Christe also often signs up as a student for her own online courses under an assumed name. That way, she says, her alter ego gets many of the E-mails her students send to each other. Occasionally, she's caught students posting answers. More often, she says, she'll see an E-mail from a student complaining or asking for help. Then she'll contact the student and say, "I heard from a student that Assignment 7 is really giving you a challenge," and offer to help.
Tougher monitoring of students: The Educational Testing Service, which administers the SAT and AP tests, says it is ratcheting up security. It doesn't allow any food, bottles, or electronic devices, including cellphones, in testing rooms. Penn State's new testing center requires students to take off or turn around any hat with a brim; that's to prevent students from using notes written on the underside of their caps. Students also must take off zipped jackets or sweatshirts—clothing items that offer plenty of cheat-note storage space—before starting tests. UCF's College of Business has banned chewing gum at its secure test center after catching a student hiding a Bluetooth cellphone earpiece behind her long hair and talking to a helper by pretending to chew gum. UCF also plugged up the computers' USB ports after proctors caught a student hiding a flash drive inside a pen.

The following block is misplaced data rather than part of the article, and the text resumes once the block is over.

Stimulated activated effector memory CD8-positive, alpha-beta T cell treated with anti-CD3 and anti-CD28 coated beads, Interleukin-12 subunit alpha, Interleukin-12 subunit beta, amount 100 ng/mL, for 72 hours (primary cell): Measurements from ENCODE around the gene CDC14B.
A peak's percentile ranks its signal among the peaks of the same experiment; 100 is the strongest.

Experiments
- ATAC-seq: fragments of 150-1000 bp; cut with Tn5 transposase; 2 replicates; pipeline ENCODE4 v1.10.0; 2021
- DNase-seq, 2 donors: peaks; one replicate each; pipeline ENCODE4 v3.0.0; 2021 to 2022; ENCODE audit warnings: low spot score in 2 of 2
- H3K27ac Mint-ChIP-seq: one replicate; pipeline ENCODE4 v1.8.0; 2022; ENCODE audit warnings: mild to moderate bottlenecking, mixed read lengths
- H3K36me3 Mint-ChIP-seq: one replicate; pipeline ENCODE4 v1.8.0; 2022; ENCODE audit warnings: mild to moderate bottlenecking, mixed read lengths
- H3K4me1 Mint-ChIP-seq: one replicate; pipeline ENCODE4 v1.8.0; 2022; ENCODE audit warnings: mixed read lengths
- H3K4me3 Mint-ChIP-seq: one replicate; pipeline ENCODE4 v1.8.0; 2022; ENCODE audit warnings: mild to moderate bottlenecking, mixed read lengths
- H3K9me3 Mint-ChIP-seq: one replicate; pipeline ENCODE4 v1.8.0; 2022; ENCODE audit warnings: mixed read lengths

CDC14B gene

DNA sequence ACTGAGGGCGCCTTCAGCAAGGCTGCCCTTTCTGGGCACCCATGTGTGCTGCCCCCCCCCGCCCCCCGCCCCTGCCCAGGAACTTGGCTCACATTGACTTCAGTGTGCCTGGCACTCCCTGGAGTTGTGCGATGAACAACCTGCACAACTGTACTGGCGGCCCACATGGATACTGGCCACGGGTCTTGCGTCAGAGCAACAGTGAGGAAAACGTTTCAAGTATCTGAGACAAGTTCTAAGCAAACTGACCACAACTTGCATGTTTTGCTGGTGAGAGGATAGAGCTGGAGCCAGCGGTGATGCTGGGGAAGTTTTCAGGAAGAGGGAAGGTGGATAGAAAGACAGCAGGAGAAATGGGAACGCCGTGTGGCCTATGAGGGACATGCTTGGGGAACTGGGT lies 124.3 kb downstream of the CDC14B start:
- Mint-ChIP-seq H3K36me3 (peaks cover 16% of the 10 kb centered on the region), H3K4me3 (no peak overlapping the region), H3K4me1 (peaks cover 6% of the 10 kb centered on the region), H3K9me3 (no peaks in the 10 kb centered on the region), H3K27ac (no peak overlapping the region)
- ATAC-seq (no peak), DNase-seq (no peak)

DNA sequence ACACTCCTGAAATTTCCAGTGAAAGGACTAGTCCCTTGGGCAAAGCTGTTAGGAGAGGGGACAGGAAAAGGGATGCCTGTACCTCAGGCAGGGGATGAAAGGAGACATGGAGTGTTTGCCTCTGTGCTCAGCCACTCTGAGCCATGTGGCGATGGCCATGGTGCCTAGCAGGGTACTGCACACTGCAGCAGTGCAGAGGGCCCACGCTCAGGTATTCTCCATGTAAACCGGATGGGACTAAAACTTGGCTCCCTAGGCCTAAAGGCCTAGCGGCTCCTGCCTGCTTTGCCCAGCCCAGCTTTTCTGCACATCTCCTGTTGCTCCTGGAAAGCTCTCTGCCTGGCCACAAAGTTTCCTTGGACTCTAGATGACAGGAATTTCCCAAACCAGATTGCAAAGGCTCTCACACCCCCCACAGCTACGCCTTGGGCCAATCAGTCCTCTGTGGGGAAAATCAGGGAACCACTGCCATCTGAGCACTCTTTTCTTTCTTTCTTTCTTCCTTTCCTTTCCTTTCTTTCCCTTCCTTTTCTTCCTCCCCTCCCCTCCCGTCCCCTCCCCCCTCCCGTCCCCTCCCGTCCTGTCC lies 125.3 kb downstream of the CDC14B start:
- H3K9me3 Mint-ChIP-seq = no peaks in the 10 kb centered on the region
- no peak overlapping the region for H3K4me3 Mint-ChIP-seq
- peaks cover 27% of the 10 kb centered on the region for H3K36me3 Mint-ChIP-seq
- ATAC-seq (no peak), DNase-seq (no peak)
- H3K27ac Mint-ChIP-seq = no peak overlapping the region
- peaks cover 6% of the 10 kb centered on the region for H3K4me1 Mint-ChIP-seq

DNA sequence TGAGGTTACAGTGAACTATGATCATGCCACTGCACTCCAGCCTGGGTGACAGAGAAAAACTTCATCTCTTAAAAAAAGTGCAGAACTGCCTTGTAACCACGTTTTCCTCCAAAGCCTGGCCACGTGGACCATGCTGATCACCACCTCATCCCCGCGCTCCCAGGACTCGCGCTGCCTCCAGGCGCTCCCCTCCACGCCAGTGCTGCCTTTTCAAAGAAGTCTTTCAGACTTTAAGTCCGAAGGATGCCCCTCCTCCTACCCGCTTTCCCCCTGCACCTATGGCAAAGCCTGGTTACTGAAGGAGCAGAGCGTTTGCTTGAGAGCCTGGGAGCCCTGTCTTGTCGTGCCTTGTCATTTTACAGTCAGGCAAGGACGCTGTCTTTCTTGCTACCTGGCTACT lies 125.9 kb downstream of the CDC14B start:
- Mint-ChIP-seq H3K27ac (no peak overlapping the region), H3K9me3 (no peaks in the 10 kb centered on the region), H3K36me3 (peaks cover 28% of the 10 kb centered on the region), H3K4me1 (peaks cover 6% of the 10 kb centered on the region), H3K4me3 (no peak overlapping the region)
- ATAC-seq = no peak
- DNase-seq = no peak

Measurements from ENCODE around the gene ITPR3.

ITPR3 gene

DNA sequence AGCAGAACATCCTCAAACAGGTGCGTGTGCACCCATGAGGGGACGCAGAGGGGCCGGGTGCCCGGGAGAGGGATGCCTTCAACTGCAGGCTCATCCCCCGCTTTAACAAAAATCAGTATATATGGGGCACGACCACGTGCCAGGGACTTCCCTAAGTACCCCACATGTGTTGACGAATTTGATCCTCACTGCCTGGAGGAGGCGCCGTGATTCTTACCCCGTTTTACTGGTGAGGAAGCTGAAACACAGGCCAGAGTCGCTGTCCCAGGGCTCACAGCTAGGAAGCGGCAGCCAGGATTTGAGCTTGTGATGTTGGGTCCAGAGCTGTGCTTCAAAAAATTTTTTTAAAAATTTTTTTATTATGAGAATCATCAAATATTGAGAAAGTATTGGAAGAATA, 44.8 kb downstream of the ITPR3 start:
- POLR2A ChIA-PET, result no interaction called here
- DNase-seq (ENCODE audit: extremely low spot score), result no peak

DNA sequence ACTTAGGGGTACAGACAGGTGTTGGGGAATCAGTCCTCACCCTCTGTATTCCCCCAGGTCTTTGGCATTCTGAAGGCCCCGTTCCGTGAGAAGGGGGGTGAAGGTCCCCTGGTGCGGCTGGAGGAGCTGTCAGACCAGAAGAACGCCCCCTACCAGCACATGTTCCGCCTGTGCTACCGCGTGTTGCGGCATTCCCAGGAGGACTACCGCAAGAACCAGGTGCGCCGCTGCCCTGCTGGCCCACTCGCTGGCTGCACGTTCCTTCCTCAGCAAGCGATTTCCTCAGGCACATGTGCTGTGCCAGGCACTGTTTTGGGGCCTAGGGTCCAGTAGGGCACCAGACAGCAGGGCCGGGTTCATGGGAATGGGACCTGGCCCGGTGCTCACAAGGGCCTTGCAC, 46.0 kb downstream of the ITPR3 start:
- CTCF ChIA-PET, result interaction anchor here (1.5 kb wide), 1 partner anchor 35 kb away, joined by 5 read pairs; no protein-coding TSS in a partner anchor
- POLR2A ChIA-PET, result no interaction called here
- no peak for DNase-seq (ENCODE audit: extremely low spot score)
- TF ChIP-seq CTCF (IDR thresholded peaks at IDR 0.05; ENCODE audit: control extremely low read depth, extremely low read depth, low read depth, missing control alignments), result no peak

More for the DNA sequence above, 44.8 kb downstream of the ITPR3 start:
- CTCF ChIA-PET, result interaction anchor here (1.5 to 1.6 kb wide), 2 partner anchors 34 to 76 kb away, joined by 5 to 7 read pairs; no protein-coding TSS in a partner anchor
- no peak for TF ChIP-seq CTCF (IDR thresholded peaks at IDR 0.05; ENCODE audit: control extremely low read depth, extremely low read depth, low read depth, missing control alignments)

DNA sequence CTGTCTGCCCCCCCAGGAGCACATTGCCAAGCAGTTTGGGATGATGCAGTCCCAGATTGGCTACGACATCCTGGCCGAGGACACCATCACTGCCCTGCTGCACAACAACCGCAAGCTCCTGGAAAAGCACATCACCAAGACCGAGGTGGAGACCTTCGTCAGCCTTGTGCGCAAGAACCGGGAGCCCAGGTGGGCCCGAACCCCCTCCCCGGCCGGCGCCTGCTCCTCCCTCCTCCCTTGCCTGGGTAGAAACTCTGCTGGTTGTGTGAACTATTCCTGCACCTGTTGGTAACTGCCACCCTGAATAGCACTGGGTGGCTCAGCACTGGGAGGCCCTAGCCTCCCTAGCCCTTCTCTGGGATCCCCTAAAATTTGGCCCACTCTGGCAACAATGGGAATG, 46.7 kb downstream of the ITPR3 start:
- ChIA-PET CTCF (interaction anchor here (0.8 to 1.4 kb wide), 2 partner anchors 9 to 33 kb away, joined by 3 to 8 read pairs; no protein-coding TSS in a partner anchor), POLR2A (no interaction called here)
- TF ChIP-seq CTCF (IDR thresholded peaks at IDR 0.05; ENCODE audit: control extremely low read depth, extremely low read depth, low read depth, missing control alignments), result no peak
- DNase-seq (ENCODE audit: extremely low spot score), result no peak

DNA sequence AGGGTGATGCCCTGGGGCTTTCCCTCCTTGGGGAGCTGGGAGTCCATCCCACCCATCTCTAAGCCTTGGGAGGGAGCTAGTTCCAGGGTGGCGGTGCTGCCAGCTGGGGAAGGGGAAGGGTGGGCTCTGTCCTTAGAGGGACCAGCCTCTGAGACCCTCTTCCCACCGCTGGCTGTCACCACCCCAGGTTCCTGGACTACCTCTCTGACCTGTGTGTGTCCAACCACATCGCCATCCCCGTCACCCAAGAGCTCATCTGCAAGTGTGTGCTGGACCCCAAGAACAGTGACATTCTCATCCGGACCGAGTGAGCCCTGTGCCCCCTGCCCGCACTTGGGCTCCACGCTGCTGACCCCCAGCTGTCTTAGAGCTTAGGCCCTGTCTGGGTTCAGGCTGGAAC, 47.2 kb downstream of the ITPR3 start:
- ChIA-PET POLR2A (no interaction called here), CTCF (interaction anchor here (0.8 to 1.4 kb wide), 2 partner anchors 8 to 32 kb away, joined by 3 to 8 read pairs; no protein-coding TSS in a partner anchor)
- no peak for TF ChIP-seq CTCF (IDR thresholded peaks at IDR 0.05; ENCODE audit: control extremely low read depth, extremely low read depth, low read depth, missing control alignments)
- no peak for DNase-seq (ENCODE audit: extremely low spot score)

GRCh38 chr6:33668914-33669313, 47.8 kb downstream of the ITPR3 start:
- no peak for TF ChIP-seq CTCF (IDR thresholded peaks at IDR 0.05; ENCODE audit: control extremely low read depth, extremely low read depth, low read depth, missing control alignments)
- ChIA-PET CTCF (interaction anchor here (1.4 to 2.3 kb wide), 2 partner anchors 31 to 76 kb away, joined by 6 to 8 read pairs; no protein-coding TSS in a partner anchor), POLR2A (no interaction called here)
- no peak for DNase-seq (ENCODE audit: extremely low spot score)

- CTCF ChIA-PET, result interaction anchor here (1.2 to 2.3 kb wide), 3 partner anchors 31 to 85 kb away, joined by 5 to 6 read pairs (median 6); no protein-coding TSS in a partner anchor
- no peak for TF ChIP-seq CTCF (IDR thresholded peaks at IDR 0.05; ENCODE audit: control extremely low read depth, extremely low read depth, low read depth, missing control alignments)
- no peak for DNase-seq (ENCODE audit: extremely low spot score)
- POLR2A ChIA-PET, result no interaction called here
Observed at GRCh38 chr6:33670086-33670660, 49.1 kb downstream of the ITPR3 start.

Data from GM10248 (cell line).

Cheat-proof homework and tests: A growing number of professors are creating computerized banks of test questions so that they can randomly assign different questions to different students. That way, there's no advantage to looking at a neighbor's paper. In addition, professors are experimenting with timed short essays that can be aced only by students who really know their stuff, since it would take too long to look up the information.
Some professors, such as Indiana State's Lotspeich, require students to turn in outlines and rough drafts before the final paper deadline so that they can see each student's progress. That quickly flags students who might have downloaded completed essays from the Web.
Some professors are even reducing cheating by creating more real-world assignments that point out the stupidity of cheating. Clayton Lewis, a University of Colorado computer science professor, now allows students to collaborate on homework. It's silly to consider that "cheating," he believes. "We're gradually waking up to the fact that in real life, it is all about working together," he says.
Lewis's assignments are often little more than: " 'Think of something you would like to do with a computer, and show me that you could do it.' It isn't going to eliminate cheating, but the incidence is going to be really reduced," he says. After all, Lewis notes: "What's the point of cheating on something you want to do?"